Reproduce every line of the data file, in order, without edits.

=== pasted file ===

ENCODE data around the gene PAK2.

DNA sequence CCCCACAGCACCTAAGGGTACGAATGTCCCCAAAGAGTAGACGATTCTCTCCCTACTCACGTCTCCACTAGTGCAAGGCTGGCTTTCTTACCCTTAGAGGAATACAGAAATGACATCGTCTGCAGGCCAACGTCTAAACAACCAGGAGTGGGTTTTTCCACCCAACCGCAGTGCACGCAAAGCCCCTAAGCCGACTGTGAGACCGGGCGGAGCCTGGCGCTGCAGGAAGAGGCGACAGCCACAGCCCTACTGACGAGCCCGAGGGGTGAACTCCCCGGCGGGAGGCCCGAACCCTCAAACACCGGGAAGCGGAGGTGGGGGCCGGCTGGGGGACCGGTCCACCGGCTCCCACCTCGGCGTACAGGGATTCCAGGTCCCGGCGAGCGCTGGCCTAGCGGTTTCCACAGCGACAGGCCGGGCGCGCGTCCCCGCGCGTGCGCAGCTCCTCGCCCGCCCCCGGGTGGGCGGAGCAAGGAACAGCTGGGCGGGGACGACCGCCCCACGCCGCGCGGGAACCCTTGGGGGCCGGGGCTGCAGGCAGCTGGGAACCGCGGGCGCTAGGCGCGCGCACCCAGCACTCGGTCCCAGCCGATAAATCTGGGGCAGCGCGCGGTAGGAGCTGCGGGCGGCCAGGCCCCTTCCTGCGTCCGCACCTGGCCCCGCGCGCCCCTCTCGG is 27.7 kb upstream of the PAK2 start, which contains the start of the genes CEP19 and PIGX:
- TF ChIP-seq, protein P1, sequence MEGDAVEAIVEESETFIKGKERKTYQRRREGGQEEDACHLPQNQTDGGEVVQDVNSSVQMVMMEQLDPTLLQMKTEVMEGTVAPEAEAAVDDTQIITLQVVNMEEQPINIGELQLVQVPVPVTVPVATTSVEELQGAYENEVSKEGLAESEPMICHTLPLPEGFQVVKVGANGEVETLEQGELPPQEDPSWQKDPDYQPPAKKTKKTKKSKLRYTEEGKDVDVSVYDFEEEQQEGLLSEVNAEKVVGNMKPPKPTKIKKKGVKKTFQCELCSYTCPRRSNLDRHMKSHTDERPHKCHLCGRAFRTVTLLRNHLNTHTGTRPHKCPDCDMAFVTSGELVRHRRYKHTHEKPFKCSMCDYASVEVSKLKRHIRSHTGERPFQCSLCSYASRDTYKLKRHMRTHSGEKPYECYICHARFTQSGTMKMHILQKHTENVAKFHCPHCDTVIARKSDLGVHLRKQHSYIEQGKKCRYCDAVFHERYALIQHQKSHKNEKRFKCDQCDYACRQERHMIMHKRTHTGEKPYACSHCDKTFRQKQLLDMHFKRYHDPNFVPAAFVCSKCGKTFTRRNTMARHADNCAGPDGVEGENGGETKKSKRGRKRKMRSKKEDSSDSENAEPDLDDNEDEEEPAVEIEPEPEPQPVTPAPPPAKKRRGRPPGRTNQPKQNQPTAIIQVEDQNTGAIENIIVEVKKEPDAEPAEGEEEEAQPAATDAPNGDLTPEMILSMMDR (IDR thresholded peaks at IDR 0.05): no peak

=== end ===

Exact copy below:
ENCODE data around the gene PAK2.

DNA sequence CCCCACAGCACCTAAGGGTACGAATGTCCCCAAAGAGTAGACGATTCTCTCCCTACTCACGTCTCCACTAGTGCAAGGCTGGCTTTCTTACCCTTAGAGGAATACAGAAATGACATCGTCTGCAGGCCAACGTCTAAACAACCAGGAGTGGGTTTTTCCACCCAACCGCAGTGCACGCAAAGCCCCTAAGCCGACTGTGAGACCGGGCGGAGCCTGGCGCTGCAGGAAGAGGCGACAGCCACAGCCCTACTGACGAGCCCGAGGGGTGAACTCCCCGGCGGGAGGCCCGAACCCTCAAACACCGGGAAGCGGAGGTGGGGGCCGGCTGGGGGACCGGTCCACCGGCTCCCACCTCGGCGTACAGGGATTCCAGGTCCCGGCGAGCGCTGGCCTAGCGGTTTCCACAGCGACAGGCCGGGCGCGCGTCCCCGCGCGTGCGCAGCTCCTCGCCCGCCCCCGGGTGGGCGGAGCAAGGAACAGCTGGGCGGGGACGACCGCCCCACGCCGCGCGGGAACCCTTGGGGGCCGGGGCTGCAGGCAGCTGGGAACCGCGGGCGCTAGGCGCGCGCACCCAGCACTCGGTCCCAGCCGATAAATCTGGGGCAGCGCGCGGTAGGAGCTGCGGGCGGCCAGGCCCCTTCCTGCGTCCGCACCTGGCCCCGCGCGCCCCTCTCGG is 27.7 kb upstream of the PAK2 start, which contains the start of the genes CEP19 and PIGX:
- TF ChIP-seq, protein P1, sequence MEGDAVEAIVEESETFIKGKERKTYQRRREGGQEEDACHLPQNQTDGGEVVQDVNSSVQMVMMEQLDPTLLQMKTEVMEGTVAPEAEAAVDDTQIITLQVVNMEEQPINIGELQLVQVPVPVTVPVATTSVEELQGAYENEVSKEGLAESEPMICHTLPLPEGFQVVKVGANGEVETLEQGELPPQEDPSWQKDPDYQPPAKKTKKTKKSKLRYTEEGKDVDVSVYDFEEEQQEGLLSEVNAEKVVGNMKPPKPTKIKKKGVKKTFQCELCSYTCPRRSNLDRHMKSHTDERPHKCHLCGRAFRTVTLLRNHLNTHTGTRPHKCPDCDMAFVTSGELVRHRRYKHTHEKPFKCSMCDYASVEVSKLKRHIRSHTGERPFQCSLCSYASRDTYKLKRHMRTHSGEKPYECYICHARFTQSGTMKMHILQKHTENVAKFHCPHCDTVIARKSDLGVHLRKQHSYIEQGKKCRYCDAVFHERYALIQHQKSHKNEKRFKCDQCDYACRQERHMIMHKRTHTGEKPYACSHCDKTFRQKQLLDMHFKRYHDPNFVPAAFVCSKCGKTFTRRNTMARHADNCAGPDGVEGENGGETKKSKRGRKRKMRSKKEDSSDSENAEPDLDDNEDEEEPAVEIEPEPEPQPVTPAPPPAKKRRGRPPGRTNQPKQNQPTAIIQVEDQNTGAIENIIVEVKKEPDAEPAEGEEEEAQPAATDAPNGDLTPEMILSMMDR (IDR thresholded peaks at IDR 0.05): no peak